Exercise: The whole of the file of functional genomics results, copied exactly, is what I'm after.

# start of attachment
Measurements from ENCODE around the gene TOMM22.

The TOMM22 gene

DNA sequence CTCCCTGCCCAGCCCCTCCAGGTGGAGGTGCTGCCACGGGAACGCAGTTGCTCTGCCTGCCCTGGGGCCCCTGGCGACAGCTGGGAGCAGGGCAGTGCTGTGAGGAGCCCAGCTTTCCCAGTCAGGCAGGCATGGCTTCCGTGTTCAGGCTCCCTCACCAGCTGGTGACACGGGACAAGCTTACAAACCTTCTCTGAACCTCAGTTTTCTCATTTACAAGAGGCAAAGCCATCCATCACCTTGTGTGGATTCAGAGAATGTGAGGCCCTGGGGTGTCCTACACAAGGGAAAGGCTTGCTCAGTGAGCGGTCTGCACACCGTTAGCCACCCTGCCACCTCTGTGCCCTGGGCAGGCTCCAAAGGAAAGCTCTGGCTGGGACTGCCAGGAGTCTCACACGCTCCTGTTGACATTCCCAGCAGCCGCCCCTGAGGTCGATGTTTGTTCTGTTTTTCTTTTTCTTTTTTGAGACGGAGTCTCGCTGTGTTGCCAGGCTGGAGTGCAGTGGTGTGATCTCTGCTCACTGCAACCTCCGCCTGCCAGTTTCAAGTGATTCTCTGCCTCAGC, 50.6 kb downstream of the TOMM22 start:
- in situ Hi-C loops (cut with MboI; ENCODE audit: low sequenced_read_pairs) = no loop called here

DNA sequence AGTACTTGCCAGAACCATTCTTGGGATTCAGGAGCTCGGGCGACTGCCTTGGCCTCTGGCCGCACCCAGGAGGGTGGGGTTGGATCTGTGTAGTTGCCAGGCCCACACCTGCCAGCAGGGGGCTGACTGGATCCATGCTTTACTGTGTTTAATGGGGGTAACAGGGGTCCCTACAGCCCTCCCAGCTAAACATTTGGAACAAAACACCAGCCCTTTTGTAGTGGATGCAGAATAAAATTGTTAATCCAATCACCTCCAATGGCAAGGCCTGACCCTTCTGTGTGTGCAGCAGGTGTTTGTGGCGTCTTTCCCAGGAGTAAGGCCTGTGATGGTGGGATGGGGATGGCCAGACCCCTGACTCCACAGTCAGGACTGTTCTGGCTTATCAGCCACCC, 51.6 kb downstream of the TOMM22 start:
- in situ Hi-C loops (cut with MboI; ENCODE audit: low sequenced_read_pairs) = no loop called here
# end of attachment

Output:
Measurements from ENCODE around the gene TOMM22.

The TOMM22 gene

DNA sequence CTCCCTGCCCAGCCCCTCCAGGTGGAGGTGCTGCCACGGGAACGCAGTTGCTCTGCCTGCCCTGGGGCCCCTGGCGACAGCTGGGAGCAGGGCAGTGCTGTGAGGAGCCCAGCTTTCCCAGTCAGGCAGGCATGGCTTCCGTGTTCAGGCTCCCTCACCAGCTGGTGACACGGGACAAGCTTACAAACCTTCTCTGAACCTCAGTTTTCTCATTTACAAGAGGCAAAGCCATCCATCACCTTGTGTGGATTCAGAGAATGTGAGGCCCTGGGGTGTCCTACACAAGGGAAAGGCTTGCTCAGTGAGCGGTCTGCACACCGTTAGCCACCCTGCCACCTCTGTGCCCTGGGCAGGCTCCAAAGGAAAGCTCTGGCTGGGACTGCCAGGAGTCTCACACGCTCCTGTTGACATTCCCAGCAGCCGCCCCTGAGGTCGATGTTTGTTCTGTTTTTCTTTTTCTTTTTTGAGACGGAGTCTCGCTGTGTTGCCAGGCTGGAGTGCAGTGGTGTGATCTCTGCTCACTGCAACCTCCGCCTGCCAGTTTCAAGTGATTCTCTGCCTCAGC, 50.6 kb downstream of the TOMM22 start:
- in situ Hi-C loops (cut with MboI; ENCODE audit: low sequenced_read_pairs) = no loop called here

DNA sequence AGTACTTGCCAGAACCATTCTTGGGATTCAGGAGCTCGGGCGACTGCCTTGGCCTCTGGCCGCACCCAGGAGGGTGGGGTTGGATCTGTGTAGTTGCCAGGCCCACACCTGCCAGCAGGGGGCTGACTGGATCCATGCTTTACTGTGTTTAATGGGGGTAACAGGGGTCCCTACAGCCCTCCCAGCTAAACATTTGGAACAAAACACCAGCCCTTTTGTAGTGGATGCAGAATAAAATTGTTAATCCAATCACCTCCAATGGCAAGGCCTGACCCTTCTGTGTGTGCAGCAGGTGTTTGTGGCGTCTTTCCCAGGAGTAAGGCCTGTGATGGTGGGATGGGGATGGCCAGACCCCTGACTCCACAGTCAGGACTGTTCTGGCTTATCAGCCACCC, 51.6 kb downstream of the TOMM22 start:
- in situ Hi-C loops (cut with MboI; ENCODE audit: low sequenced_read_pairs) = no loop called here